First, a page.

|Reptiles and amphibians in your garden|
A national ‘stock-take’ of the reptiles and amphibians in the UK’s gardens is being launched. Called Reptiles and Amphibians in your Garden, this national project is being undertaken by The British Trust for Ornithology (BTO), Froglife and The Herpetological Conservation Trust (HCT). The survey aims to bring together an army of amateur wildlife watchers including birdwatchers, gardeners, hands-on conservation volunteers and the general public.
This is the first time such a large-scale garden survey has been undertaken in the UK, and the results should be incredibly interesting, and have real significance for the future conservation of UK amphibians and reptiles.
The results will also be used to understand how amphibian and reptile populations may be responding to a variety of threats, including habitat loss, disease and garden chemicals. Although people may think of amphibians and reptiles as creatures that occur only in the countryside, the 13 species native to Britain can all, to differing degrees, inhabit gardens. Some gardens can harbour hundreds of common frogs, and others can house large populations of slow-worms (a legless lizard). Grass snakes can also be prevalent in some urban areas, where they dip in and out of ponds looking for amphibian prey. Volunteers are needed to complete a simple recording form, marking off species they have seen and answering straightforward questions about their gardens, such as whether they have a pond, whether they use pesticides or whether or not they have a compost heap.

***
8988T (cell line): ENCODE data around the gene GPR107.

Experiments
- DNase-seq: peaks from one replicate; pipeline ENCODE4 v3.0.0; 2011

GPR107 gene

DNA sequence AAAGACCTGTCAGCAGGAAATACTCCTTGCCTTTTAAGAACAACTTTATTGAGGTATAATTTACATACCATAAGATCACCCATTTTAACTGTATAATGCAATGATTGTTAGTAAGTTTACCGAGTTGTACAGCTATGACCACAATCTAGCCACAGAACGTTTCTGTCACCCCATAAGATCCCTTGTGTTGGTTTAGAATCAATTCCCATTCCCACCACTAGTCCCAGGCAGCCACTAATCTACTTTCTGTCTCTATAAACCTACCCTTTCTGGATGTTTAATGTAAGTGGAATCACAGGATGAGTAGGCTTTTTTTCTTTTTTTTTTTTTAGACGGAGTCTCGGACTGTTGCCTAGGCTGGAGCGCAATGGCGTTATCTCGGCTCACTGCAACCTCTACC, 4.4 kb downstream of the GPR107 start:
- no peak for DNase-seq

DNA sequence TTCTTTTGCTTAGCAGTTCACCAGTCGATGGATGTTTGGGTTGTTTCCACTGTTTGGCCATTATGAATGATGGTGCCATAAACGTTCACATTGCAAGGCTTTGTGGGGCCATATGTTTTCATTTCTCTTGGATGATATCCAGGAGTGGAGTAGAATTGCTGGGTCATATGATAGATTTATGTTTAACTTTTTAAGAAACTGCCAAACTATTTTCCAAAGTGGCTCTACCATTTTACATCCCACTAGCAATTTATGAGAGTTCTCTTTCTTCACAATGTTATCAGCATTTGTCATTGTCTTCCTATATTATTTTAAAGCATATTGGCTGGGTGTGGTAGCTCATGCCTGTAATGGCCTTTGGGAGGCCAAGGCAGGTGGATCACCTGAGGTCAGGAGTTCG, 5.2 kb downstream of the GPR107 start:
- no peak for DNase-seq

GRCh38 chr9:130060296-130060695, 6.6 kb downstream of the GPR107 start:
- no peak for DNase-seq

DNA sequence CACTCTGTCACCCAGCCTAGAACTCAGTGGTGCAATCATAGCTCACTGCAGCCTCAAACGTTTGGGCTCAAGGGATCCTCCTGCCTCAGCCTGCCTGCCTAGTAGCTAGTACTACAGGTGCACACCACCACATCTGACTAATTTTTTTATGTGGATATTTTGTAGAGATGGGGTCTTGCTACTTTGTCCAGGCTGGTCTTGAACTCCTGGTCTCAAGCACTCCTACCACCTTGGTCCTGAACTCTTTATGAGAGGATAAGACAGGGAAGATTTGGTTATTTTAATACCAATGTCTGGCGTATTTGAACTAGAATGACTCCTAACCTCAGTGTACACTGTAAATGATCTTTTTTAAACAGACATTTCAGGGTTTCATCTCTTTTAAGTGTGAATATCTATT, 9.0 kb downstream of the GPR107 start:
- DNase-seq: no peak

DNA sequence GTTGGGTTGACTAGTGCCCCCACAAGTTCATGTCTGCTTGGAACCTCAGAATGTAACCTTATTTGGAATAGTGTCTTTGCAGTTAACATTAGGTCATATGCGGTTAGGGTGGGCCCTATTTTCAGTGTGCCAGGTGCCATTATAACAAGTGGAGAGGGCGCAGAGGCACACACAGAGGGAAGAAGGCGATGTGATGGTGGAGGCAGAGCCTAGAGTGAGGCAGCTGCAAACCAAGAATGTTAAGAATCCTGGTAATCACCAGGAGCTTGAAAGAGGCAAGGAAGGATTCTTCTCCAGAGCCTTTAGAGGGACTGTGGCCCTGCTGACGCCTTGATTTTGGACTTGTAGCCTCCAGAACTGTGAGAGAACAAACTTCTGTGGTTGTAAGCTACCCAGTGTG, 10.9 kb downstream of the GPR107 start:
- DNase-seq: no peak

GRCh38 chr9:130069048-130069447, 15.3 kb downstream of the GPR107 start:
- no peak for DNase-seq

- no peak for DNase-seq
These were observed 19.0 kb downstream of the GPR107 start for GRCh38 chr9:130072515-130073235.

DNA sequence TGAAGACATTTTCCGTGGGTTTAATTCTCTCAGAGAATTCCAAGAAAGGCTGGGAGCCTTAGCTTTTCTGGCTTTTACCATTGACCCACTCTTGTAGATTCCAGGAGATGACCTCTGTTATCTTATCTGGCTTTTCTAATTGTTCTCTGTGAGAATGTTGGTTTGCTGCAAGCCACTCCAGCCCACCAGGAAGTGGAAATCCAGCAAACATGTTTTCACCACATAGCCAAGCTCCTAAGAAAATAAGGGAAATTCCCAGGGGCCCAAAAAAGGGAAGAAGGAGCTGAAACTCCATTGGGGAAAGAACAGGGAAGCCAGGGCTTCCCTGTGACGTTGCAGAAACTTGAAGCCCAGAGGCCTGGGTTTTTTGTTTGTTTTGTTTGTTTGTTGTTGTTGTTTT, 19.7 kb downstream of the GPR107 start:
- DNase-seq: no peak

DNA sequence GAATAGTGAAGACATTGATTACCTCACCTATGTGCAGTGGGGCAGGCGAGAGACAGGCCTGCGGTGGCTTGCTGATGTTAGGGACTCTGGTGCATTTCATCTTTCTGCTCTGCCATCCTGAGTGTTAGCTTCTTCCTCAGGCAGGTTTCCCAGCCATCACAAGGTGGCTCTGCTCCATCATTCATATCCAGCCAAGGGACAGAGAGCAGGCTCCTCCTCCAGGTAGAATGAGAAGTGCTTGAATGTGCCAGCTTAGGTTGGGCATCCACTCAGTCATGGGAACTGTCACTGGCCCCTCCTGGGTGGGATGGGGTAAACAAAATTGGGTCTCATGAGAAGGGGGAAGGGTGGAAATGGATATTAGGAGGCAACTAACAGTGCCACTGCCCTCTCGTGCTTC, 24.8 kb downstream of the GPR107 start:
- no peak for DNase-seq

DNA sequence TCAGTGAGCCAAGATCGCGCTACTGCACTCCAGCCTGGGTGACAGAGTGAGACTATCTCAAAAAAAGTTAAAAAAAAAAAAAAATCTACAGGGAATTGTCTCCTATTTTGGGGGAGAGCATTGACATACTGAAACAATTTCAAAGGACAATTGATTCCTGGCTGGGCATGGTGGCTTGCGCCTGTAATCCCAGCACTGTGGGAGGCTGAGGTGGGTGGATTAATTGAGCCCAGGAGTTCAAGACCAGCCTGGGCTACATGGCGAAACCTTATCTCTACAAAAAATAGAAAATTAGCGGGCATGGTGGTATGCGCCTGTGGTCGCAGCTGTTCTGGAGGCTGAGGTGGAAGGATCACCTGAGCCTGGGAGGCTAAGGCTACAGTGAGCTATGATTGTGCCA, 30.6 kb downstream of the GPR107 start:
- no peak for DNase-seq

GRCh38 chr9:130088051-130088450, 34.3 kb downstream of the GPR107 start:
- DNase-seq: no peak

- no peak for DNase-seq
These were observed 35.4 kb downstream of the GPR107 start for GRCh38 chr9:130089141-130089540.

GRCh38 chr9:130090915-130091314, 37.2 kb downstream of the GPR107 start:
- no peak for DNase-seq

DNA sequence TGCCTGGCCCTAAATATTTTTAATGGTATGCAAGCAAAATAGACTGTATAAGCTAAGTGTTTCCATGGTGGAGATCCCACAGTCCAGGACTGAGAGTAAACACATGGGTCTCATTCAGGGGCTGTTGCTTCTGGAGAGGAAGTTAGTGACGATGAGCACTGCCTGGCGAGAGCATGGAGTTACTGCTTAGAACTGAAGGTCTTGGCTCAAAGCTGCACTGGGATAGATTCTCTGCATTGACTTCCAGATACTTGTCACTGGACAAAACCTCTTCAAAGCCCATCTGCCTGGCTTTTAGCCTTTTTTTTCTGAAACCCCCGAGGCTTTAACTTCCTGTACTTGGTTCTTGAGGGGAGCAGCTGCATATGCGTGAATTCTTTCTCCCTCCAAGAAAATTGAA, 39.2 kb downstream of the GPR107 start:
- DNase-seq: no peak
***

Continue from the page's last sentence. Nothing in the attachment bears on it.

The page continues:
Amphibians and reptiles have declined primarily through loss of habitat associated with the intensification of agriculture and other land use changes such as building development and afforestation. Losses of ponds, hedgerows and rough grassland have reduced the habitat available to widespread species. The rare species have also suffered due to the loss of their specific habitats (heathland and coastal sand dunes) to building development. Fragmentation of habitat is a particular problem for a group of animals with limited abilities to move long distances.